Trade and Customs Updates
Imported goods listed on the Presidential Proclamation that are “entered for consumption or withdrawn from warehouse for consumption on or after 12:01 Eastern Daylight Time on 01 Apr 2023” will now be subject to the increased duties of 70%. These imported goods must be reported with their associated HTS as well as HTS 9903.90.09.
POSTPONED: Reporting Country of Smelt or Cast on Aluminum Products
CBP issued CSMS 55701614 on 30 Mar 2023 announcing it has postponed until 10 May 2023 the reporting of the country of smelt and/or cast on aluminum articles and derivative aluminum articles where any amount of primary aluminum used in the manufacture of those articles was smelted or
cast in Russia. Based on feedback from importers, customs brokers, and software vendors, CBP has delayed the reporting to allow enough time for all parties to comply with the new requirement.
Goods entered for consumption, or withdrawn from warehouse for consumption, on or after 12:01 AM ET on 10 May 2023, importers of all aluminum articles and aluminum derivative articles from all countries of origin (except the US), regardless of whether Section 232 duties, quotas, exclusions, or generally approved exclusion apply, will be required to report the primary country of smelt, secondary country of smelt, and country of cast on the Entry Summary.
The President previously announced in a proclamation published on 02 Mar 2023 that effective 10 Apr 2023, a 200% tariff will be imposed on aluminum articles and derivative aluminum articles where any amount of primary aluminum used in the manufacture of those articles was smelted in Russia, or the articles are cast in Russia. However, the 200% tariff will still take effect on 10 Apr 2023.
Aluminum products and/or derivate aluminum articles where the primary aluminum used in the manufacture is smelted in Russia or the articles are cast in Russia, even though the country of origin of the finished product may be another country, are not eligible to be entered under a General Approved Exclusion (GAE), or afforded in-quota or tariff rate quota treatment if entered or withdrawn for consumption on or after 12:01 AM on 10 Apr 2023.
Importers will be required to report an additional HTS of 9903.85.67, 9903.58.68, 9903.85.69 or 9903.85.70, depending on the products being imported.
- Aluminum articles with the origin of Russia “entered or withdrawn” as of 10 Apr 2023 will require an additional HTS of 9903.85.67.
- Aluminum derivative articles with origin of Russia “entered or withdrawn” as of 10 Apr 2023 will require an additional HTS of 9903.85.68.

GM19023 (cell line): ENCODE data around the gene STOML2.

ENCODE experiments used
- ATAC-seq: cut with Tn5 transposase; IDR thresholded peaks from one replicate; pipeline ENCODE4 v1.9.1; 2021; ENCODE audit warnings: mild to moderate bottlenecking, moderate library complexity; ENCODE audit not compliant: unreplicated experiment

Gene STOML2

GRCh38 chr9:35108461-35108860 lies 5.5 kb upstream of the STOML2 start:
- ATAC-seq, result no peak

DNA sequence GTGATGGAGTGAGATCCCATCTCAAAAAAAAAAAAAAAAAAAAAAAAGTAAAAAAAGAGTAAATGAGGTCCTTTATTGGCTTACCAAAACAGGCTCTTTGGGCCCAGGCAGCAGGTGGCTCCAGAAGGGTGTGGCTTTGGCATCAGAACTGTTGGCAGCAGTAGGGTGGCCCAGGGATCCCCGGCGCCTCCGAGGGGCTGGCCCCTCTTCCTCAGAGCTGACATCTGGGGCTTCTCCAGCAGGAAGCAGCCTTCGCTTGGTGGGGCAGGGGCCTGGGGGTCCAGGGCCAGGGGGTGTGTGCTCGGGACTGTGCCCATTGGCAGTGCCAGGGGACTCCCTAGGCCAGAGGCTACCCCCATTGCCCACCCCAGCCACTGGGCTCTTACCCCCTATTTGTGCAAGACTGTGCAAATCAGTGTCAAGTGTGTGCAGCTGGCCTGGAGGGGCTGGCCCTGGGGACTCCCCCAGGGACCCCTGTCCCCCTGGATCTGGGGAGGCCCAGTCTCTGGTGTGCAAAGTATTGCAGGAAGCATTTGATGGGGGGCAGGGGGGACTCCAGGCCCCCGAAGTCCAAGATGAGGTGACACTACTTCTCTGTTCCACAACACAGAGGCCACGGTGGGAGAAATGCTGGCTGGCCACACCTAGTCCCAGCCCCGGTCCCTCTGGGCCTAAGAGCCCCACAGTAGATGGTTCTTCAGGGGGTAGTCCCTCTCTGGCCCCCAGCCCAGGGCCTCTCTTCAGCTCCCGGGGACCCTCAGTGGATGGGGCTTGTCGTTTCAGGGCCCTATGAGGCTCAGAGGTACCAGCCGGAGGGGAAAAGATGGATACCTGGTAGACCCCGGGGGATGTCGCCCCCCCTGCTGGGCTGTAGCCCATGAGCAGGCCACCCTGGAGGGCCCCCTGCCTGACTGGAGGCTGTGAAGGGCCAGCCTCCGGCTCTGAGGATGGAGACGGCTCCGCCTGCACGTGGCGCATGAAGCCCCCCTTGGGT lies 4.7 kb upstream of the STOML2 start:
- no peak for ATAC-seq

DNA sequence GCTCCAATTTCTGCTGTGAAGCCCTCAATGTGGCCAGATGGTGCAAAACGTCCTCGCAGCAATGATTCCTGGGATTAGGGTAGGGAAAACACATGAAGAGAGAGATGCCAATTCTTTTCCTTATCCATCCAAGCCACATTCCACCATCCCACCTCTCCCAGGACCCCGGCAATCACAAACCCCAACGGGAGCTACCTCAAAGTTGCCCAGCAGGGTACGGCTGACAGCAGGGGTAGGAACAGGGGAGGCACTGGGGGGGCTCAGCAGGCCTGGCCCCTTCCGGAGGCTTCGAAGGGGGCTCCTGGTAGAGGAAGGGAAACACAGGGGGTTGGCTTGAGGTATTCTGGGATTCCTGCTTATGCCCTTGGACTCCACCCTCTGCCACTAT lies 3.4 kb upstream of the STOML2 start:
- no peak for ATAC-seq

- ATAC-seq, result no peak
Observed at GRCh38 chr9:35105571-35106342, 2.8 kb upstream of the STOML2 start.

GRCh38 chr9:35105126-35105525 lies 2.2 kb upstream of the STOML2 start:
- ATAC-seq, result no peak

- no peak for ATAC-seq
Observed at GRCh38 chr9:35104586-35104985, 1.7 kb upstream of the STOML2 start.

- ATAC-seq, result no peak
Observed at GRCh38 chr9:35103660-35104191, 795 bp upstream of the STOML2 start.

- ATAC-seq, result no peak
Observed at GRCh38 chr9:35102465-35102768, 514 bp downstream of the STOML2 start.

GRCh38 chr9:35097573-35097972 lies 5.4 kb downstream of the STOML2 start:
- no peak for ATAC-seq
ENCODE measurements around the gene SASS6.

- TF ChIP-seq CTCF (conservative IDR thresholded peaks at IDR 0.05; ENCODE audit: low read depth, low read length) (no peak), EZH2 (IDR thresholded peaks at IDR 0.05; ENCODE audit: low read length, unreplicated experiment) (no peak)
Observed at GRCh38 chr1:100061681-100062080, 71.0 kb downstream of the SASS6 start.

- Aluminum articles with origin of Russia “entered as privileged foreign merchandise prior to 10 Apr 2023” will require an additional HTS of 9903.85.69.
- Aluminum derivative articles with origin of Russia “entered as privileged foreign merchandise prior to 10 Apr 2023” will require an additional HTS of 9903.85.70.
Comment Period for NMFS-SIMP Extended through April
The original Federal Register Notice posted on 28 Dec 2022 (87 FR 79836) detailed the proposed rule would add species or groups of species to the Seafood Import Monitoring Program established pursuant to the Magnuson-Stevens Fishery Conservation and Management Act (MSA). In addition, this proposed rule would amend SIMP regulations to clarify the responsibilities of the importer of record; amend the definition of importer of record to more closely align with the U.S. Customs and Border Protection (CBP) definition; amend the language requiring chain of custody records to be made available for audit or inspection to add a requirement that such records be made available through digital means if requested by NMFS; clarify the Aggregated Harvest Report criteria; and clarify the application of SIMP requirements to imports into the Pacific Insular Areas.
Interested parties should file comments either electronically or via US mail as indicated in the Federal Register ruling and should be received prior to 27 Apr 2023.
TTB publishes myTTB User Guides
which the regular claims process cannot be used. See Industry Circular 2023-1. The circumstances described in IC 2023-1 apply when the entry data required to be submitted in the U.S. Customs and Border Protection (CBP) Automated Commercial Environment (ACE) for purposes of the CBMA import refund is inaccurate or incomplete and cannot be corrected, for example, through a Post Summary Correction submitted to CBP. This alternate process is also referred to as the “manual claims process,” since it requires the importer to take additional steps to submit the claim and requires additional review by TTB.
TTB encourages importers who plan to submit a CBMA import claim to create their myTTB account, activate their entity in myTTB, and authorize users to prepare and submit claims prior to the launch of the myTTB CBMA Importer Claims System on 3 Apr 2023. Instructions on how to do so are available here.
For additional information about CBMA import refund claims, please visit TTB.gov.
Frequently Asked Questions
I have an MID for a manufacturer in Hong Kong, do we need to report the Postal Code when creating the MID or submitting the name and address under the new China Postal Code requirement?
When CBP deployed the Uyghur Forced Labor Prevention Act Region Alert on 18 Mar 2023, this did not include manufacturers in Hong Kong Macao or Taiwan per CSMS 55754324.
Trade and Customs Reminders & Events
US Customs and Border Protection’s 2023 TFCS Summit
Sessions will include discussions highlighting the latest requirement updates and best practices for navigating today’s complex supply chain challenges.